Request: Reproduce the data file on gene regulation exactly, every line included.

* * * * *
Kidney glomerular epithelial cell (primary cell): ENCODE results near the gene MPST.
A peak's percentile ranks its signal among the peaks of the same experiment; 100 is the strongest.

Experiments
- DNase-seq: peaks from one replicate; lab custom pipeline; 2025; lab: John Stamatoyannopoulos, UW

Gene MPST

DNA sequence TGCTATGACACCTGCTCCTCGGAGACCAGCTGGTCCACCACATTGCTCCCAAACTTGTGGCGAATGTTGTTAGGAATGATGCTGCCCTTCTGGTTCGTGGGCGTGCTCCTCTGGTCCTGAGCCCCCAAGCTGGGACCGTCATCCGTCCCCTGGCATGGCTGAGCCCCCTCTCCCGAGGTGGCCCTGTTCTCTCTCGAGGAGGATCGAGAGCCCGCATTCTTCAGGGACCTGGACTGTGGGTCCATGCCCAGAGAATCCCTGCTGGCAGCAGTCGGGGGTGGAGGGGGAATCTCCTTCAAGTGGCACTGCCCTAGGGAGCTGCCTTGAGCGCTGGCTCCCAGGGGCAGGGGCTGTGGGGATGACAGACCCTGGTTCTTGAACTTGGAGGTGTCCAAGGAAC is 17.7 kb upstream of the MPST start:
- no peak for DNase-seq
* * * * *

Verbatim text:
Kidney glomerular epithelial cell (primary cell): ENCODE results near the gene MPST.
A peak's percentile ranks its signal among the peaks of the same experiment; 100 is the strongest.

Experiments
- DNase-seq: peaks from one replicate; lab custom pipeline; 2025; lab: John Stamatoyannopoulos, UW

Gene MPST

DNA sequence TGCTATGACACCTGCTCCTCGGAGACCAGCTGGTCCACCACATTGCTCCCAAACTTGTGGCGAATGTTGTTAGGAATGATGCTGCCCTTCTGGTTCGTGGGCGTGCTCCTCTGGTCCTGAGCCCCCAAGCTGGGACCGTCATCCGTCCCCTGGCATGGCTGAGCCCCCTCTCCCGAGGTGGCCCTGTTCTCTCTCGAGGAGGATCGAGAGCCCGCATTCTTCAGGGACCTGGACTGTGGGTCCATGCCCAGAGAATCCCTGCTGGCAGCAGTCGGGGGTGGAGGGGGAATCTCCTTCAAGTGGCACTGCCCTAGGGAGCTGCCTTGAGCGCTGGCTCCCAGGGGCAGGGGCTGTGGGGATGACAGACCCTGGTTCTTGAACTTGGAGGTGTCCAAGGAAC is 17.7 kb upstream of the MPST start:
- no peak for DNase-seq